Both smart speakers come with six far-field microphones, but the HomePod utilizes them for a whole lot more than just listening for your voice. On HomePod, the microphones are responsible for automatically analyzing the acoustics of the room, allowing the device to tune the tweeters to create a room full of sound, while getting rid of any echo. So if you place the HomePod in a corner, it won't waste power blasting audio into the two walls.
Even though the Sonos One's speaker grille goes all the way around the device, upon taking it apart, you'll find that the speakers are directed towards the front, so you don't get true 360-degree audio like on the HomePod.
HomePod is powered by Apple's A8 processor, which comes directly from the iPhone 6. Some consider its inclusion overkill, but that processing power is definitely not wasted. The chip takes care of dynamic processing, real-time buffering, real-time woofer modeling and tuning, upmixing of direct and ambient audio, echo cancellation, beamforming, and of course, Siri processing.
All of that hardware in the HomePod doesn't come cheap. A teardown analysis by TechInsights revealed that Apple's HomePod costs an estimated $216 to manufacture, more than the entire selling price of a Sonos One.
So even though Siri is currently lacking, HomePod has the hardware to stay at the top of its class for many years to come.
Let's talk sound quality. When comparing the HomePod to a single Sonos One, volume at full blast is similar, with our decibel meter showing 88db for the HomePod, and 89db for the Sonos One, at about 7 feet away from the speakers. The extra volume is due to louder highs on the Sonos One. When you add another Sonos One, the duo gets much, much louder than the HomePod, showing a reading of 94db. However, with the volume also comes blaring loud highs that dominate the sound, as well as some distortion that can get pretty annoying, forcing you to lower the volume.
HomePod does a great job of separating instruments and frequencies and balancing them, whereas the Sonos One boasts loud vocals and highs, but the mid to low range of frequencies get blended together. At 50 percent volume, HomePod is very well balanced and the bass is even more pronounced. Even with two Sonos Ones, the bass on the HomePod is louder and deeper.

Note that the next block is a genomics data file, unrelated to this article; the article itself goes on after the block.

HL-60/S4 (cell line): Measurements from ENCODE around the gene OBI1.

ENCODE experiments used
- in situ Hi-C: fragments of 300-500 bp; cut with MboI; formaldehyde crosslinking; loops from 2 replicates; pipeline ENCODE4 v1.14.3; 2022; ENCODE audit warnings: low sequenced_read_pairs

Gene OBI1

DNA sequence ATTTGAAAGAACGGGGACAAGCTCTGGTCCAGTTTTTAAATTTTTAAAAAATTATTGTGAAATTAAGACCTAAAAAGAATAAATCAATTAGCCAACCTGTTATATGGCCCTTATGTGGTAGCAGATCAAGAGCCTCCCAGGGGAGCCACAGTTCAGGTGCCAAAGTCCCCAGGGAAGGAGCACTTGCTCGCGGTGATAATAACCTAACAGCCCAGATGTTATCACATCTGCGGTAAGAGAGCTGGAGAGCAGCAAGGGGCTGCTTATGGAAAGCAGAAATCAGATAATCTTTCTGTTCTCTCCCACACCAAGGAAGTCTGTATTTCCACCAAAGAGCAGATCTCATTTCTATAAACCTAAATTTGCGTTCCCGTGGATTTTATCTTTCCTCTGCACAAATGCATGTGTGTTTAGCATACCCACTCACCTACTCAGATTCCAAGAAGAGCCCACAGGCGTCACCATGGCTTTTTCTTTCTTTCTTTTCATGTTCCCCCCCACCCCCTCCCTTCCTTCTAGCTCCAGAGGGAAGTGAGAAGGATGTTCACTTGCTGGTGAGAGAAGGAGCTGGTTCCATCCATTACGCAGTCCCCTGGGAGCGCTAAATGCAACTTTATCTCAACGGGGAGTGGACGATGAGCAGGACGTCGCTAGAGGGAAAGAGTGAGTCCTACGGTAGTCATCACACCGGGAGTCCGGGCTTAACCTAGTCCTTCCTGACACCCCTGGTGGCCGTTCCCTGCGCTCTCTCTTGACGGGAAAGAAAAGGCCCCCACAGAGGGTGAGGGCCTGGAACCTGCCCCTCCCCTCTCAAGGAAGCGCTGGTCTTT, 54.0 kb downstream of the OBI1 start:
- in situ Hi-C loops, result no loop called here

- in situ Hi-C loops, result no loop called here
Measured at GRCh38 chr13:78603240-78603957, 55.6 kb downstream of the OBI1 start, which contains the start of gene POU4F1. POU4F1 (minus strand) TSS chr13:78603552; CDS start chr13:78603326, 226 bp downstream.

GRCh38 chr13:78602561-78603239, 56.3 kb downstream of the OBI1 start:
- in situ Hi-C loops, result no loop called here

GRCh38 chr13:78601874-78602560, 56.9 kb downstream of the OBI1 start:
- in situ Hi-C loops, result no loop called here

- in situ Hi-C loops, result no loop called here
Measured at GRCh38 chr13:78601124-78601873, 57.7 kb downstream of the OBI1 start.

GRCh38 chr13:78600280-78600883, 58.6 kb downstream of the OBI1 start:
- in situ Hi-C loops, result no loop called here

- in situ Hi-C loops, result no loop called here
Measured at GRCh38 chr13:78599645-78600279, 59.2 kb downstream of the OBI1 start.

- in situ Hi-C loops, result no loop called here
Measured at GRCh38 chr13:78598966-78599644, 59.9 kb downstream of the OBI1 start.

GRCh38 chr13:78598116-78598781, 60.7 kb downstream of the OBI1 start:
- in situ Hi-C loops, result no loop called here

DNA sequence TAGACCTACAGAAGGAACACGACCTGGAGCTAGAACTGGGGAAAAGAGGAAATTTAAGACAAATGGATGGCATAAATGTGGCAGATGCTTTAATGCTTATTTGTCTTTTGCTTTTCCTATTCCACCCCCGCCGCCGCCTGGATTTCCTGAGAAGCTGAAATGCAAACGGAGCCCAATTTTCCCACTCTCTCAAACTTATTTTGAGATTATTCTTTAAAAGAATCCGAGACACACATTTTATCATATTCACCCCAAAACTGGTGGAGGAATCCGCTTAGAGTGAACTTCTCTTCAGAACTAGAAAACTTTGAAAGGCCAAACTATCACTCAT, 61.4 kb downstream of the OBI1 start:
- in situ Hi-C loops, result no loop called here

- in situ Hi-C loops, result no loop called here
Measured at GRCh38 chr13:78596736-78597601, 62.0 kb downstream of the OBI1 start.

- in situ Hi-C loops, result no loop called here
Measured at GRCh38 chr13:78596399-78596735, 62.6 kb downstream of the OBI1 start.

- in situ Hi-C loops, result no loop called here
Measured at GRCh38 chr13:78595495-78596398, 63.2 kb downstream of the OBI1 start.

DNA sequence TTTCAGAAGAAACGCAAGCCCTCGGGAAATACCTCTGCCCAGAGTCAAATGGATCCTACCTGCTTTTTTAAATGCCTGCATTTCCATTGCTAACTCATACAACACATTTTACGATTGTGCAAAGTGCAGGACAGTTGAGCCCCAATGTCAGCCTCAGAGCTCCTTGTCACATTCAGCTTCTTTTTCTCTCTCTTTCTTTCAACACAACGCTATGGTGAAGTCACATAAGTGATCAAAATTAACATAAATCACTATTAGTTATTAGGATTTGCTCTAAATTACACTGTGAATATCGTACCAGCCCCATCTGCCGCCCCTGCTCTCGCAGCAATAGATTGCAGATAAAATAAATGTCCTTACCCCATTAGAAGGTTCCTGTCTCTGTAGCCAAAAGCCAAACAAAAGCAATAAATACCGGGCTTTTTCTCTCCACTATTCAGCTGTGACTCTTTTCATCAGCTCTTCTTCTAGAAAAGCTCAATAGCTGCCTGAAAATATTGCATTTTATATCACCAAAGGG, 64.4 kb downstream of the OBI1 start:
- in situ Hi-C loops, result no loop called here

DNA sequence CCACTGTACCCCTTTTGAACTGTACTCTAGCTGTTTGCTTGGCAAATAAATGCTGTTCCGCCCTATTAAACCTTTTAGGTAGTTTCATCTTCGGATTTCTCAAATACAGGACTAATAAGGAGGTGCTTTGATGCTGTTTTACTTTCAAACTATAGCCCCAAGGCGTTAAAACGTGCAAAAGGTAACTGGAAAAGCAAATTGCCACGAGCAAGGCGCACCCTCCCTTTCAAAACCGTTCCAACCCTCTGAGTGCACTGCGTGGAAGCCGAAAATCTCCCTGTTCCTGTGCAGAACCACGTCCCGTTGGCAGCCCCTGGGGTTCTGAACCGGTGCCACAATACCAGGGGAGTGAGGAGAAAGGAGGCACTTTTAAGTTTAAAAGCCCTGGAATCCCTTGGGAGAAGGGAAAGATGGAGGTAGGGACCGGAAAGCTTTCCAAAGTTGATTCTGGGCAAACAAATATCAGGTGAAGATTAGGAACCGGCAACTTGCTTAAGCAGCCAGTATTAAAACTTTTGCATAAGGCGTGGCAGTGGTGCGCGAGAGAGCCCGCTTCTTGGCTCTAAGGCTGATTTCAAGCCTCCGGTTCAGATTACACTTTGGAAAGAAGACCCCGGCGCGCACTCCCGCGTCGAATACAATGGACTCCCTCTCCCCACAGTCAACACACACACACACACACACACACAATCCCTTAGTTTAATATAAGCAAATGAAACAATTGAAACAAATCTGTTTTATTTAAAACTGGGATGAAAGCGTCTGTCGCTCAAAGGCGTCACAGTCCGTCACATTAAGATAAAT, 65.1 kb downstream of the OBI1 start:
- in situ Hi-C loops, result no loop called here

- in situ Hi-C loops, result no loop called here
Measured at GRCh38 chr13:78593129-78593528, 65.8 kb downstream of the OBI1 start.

HomePod has extremely clean and clear vocals, but you get the feeling that they're not loud enough.
The two Sonos Ones produce louder vocals which were missed when we switched back to HomePod. The two Sonos Ones benefitted from true stereo sound which was extremely pleasant to listen to. You'll be able to pair two HomePods with Airplay 2, but it'll cost you twice as much.
In conclusion, if you want the highest level of sound quality with no distortion, go with HomePod. If you prefer highs and vocals that are louder, and don't care that much about distortion, then the Sonos One will do the job for you.
HomePod undoubtedly tops a single Sonos One, but when you can get two Sonos ones for the price of a single HomePod, the combo is definitely worth it. When Sonos One gets updated to support Google Assistant and Airplay 2, it'll be the best choice for flexibility and functionality.
If you're tied into the Apple ecosystem, and really care about sound quality, then go with the HomePod. If you've got the cash to spare and want the best possible sound quality in a smart speaker, then get two HomePods. With all the advanced processing technology built into the HomePod, there's no doubt the tweeters and woofer will maintain their sound quality for many years without degrading over time.
Siri definitely needs some work, but with quality hardware and an A8 chip loaded into HomePod, there's lots of room for software improvements.